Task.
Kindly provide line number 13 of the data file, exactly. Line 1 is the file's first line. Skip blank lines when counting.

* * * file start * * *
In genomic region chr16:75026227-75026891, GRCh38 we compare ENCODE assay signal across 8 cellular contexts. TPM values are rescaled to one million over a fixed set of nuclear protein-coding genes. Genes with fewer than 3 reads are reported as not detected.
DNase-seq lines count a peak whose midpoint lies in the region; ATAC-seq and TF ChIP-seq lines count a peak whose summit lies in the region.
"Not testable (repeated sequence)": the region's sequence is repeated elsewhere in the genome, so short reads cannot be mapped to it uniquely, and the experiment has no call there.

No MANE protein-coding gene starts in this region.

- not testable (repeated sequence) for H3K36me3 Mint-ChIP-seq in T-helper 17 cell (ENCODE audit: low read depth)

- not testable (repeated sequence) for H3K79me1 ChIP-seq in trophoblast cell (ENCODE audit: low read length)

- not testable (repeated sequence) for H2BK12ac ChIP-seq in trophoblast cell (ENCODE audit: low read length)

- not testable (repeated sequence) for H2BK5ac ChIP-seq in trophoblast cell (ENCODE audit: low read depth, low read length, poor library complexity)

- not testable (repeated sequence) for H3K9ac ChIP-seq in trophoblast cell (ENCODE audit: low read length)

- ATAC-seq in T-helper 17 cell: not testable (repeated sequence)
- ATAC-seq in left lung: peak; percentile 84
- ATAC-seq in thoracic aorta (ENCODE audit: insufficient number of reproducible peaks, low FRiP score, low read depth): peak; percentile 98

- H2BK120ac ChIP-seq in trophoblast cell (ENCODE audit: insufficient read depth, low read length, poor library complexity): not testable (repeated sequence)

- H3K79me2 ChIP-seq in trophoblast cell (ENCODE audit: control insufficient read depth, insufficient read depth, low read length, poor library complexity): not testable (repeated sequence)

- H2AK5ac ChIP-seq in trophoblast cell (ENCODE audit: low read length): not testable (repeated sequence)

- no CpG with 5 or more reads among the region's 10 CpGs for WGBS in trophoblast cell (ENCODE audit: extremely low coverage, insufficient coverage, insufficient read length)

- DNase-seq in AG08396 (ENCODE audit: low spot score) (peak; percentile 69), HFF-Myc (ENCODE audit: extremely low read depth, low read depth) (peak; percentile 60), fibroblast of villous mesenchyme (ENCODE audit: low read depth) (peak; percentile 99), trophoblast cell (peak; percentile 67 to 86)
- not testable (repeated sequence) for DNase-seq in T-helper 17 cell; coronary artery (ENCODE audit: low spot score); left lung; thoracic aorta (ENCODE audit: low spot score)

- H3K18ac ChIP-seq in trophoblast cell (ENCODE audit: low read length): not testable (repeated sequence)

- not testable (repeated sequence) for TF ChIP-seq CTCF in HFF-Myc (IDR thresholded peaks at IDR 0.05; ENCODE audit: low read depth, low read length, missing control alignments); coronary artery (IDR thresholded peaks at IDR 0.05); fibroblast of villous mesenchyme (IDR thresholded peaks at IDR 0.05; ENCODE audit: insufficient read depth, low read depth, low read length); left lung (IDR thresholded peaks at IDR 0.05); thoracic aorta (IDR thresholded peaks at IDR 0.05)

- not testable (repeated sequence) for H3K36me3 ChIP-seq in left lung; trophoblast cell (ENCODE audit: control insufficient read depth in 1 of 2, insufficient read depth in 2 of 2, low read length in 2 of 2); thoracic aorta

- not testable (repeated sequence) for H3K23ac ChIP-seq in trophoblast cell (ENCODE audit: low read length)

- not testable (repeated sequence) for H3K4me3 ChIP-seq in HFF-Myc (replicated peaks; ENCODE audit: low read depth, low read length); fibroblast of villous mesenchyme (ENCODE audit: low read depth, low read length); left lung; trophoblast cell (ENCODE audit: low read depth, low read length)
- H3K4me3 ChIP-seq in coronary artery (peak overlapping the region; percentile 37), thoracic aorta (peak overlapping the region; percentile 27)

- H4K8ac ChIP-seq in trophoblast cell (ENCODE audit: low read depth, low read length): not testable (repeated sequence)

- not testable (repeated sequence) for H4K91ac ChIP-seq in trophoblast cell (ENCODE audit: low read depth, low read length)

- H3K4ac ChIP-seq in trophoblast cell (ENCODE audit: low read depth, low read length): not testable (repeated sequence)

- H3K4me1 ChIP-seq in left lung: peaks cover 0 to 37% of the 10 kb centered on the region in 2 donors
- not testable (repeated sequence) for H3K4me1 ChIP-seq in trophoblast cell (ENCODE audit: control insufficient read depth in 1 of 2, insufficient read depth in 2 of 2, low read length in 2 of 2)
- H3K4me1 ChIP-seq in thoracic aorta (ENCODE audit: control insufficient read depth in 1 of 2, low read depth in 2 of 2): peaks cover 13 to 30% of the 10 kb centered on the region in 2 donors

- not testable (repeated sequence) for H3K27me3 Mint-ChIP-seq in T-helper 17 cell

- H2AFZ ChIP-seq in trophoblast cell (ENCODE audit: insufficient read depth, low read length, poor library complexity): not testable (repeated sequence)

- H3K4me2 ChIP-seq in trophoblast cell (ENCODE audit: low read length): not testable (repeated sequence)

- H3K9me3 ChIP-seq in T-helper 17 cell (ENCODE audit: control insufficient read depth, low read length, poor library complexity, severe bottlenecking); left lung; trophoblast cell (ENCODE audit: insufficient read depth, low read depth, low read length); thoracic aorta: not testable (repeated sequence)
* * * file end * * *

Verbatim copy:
- H2BK120ac ChIP-seq in trophoblast cell (ENCODE audit: insufficient read depth, low read length, poor library complexity): not testable (repeated sequence)